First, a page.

The Do Space Innovation Fellowship helps to create opportunities for local teachers, librarians, and educators to create rapid innovation in Omaha. The fellowships are open to teachers, professors, librarians, library workers, and other educators in the Omaha metro area to help with the exploration of projects related to 3D printing, robotics, and software development. The chosen projects will be designed for local schools, libraries, and learning centers to independently administer.
Applicants engaged directly with the Do Space community while working on their projects. They also collaborated with the Science, Technology, Engineering, and Math Initiative (STEM) and the College of Education at the University of Nebraska at Omaha.The 2017 fellowship began in June and ended in July. The chosen Fellows presented their final projects at Do Space in August and we are proud to finally be able to share their work with the Omaha community!
Today we’re excited to introduce Derek Babb, one of the three fellowship finalists. Derek teaches science at Omaha North Magnet High School and created an online educational platform focused on cybersecurity during the Innovation Fellowship. This new material will allow educators to infuse a computer science class with cybersecurity topics or teach a course solely for cybersecurity.
What made you realize there was a need for your project in our community?
I have been teaching cybersecurity at Omaha North high for three years. While our program had grown over this time, there was very little growth of cybersecurity in other schools. The biggest obstacle to schools offering cybersecurity seemed to be a lack of a standardized curriculum or textbook geared toward high schools.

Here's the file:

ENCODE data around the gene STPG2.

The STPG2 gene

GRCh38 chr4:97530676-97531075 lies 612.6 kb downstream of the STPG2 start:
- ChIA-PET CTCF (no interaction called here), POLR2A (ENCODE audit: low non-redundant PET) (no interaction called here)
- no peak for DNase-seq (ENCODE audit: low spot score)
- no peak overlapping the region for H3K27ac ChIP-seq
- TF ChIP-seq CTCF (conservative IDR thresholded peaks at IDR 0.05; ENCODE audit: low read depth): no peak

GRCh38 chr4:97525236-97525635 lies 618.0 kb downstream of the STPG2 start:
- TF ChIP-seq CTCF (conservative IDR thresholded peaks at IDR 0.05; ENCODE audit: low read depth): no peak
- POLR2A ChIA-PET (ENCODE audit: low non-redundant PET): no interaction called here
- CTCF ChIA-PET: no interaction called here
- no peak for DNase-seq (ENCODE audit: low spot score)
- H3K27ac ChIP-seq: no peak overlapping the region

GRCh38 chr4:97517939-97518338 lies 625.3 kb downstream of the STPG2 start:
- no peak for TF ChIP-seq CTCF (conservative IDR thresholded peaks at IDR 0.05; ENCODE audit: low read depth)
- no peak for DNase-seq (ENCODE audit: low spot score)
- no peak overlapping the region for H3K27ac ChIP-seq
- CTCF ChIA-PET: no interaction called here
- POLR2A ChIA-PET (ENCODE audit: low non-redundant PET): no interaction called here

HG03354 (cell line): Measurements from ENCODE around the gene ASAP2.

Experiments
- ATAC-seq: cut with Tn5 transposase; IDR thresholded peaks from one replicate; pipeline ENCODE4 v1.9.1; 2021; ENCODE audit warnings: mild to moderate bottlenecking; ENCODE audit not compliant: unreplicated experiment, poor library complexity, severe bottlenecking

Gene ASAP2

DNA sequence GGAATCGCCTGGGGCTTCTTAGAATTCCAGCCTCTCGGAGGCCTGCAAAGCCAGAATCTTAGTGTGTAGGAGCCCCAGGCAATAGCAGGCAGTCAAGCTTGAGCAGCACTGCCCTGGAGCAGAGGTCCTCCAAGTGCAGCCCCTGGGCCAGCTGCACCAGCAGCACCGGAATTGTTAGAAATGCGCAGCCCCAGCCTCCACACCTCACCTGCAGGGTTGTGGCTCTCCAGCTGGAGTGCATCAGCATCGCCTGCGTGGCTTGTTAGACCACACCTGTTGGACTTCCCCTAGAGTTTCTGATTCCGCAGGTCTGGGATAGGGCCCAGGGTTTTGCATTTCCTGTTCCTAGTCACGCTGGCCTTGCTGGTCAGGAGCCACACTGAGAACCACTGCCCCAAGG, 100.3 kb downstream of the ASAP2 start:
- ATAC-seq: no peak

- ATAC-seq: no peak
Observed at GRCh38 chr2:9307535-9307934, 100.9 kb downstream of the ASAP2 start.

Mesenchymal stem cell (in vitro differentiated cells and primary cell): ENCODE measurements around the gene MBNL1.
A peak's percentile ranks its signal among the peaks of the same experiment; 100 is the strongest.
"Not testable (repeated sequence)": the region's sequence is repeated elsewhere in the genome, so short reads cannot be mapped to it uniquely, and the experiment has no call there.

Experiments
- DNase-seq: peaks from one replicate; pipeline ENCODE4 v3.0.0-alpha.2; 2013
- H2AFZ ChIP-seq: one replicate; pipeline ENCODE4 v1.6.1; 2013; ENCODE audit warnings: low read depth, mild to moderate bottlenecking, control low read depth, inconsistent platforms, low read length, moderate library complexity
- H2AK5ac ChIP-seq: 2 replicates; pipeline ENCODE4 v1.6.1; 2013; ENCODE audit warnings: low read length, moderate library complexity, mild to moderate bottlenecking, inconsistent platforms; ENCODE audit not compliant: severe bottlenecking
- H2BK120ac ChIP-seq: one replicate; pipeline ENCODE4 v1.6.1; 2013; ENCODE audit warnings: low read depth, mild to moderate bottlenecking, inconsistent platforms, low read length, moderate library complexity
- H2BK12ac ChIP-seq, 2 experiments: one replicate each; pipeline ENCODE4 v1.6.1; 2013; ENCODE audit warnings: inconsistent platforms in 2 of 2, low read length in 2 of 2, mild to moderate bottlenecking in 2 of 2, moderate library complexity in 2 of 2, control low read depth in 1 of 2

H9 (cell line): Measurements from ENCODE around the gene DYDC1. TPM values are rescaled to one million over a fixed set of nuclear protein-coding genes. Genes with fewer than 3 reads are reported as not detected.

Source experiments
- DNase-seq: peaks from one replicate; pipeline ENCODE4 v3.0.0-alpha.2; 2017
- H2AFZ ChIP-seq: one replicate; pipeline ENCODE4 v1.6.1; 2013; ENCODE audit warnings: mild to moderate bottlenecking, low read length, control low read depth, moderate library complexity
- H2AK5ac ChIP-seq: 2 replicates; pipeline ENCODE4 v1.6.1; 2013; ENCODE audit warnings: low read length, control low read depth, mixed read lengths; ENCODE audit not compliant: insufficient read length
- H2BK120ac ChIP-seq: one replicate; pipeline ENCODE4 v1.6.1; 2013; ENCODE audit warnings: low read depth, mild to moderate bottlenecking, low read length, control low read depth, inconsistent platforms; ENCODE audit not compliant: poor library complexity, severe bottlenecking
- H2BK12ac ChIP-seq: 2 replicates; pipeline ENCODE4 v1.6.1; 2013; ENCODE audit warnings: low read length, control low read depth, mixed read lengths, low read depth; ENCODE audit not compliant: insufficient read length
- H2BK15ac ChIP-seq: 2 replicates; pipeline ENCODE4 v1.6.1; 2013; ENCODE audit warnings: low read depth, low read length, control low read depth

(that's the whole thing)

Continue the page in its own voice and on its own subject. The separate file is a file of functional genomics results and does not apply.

Tell us a little more about your project!
I had developed my course over the years but I also thought it was lacking in a few key areas. What I needed was dedicated time to research, learn, and develop activities that will engage students in cybersecurity activities in a safe, controlled environment so they couldn’t damage anything. I used the fellowship to learn about more in-depth ideas in cybersecurity and to develop lessons appropriate for high school students. I also took the lessons I had done previously with my classes and wrote them in a way that any teacher could take them to use.
What was the most difficult part of developing your project this summer?
The biggest challenge I had in this project, was developing a curriculum that could be used by any computer science teacher without them having to go through all of the research and background work that I did. My hope was that the first time a teacher taught this course, they would essentially be a co-learner with their students. In subsequent years, they would have more insight and knowledge but, despite an initial deficit, students would still find it fun and engaging as an instructor was “learning on the fly”.
How has your project changed since the end of the fellowship?
Since the fellowship, I have continued to develop lessons and as I have run them in my classes, I have made changes, found and fixed typos, and begun to tie the lessons to CSTA and Nebraska education standards. I have also begun applying to present the curriculum at computer science and technology conferences.
How can the public access what you accomplished?
All of my lessons, worksheets, and supporting documents can be found on my GitHub page. My hope is that others will take and modify this work and it will continue to grow and evolve over the next several years. Please visit: https://derekbabb.github.io/CyberSecurity/